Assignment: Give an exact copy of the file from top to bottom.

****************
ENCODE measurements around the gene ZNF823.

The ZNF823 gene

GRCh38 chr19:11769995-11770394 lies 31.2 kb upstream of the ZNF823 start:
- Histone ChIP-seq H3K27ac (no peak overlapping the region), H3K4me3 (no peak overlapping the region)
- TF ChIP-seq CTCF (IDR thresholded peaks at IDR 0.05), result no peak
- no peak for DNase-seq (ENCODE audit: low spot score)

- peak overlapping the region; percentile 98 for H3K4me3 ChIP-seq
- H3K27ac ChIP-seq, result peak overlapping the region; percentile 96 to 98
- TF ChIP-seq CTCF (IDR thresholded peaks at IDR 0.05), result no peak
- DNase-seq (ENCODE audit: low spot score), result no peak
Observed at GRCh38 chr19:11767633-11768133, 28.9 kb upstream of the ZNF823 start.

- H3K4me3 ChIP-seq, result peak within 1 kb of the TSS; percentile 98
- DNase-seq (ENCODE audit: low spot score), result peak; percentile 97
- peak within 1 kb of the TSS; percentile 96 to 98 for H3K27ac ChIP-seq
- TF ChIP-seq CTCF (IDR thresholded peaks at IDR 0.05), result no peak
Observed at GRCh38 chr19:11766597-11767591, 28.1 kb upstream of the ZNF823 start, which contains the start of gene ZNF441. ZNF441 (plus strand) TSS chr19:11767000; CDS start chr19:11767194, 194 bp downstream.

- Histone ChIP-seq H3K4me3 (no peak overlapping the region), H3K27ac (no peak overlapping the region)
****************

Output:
ENCODE measurements around the gene ZNF823.

The ZNF823 gene

GRCh38 chr19:11769995-11770394 lies 31.2 kb upstream of the ZNF823 start:
- Histone ChIP-seq H3K27ac (no peak overlapping the region), H3K4me3 (no peak overlapping the region)
- TF ChIP-seq CTCF (IDR thresholded peaks at IDR 0.05), result no peak
- no peak for DNase-seq (ENCODE audit: low spot score)

- peak overlapping the region; percentile 98 for H3K4me3 ChIP-seq
- H3K27ac ChIP-seq, result peak overlapping the region; percentile 96 to 98
- TF ChIP-seq CTCF (IDR thresholded peaks at IDR 0.05), result no peak
- DNase-seq (ENCODE audit: low spot score), result no peak
Observed at GRCh38 chr19:11767633-11768133, 28.9 kb upstream of the ZNF823 start.

- H3K4me3 ChIP-seq, result peak within 1 kb of the TSS; percentile 98
- DNase-seq (ENCODE audit: low spot score), result peak; percentile 97
- peak within 1 kb of the TSS; percentile 96 to 98 for H3K27ac ChIP-seq
- TF ChIP-seq CTCF (IDR thresholded peaks at IDR 0.05), result no peak
Observed at GRCh38 chr19:11766597-11767591, 28.1 kb upstream of the ZNF823 start, which contains the start of gene ZNF441. ZNF441 (plus strand) TSS chr19:11767000; CDS start chr19:11767194, 194 bp downstream.

- Histone ChIP-seq H3K4me3 (no peak overlapping the region), H3K27ac (no peak overlapping the region)